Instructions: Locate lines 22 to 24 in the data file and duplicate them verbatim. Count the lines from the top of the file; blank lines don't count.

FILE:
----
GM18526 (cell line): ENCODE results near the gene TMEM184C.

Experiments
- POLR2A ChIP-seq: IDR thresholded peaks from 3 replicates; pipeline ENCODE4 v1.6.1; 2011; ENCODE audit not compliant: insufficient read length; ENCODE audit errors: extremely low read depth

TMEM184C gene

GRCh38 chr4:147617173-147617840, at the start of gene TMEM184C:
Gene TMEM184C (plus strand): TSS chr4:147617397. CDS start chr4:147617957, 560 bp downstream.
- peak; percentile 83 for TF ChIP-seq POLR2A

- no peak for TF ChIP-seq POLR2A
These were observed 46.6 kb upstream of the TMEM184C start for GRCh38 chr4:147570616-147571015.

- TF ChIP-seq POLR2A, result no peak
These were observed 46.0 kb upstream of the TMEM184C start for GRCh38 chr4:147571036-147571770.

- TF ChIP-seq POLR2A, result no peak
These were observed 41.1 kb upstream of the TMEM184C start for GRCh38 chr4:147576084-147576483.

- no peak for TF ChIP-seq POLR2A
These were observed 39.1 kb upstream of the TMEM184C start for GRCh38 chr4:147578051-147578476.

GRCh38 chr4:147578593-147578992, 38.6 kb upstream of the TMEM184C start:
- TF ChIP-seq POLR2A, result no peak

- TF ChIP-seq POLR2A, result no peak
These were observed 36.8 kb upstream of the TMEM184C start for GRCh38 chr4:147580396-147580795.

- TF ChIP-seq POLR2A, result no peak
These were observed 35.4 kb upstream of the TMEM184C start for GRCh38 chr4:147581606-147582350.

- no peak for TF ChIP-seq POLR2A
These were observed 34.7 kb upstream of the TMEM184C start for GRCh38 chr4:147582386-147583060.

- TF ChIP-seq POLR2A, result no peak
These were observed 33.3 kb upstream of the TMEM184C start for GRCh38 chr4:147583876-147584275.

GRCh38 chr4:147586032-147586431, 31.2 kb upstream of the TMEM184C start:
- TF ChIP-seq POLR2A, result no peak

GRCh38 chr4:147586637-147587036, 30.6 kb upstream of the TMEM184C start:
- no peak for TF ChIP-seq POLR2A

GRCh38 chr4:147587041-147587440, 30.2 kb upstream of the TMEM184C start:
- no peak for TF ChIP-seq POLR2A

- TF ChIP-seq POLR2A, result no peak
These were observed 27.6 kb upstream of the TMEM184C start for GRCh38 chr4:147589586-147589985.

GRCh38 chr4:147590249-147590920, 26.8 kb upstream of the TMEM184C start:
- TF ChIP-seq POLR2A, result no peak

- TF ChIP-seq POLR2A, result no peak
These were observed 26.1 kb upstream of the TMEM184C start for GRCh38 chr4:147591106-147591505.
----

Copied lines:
- no peak for TF ChIP-seq POLR2A
These were observed 34.7 kb upstream of the TMEM184C start for GRCh38 chr4:147582386-147583060.

- TF ChIP-seq POLR2A, result no peak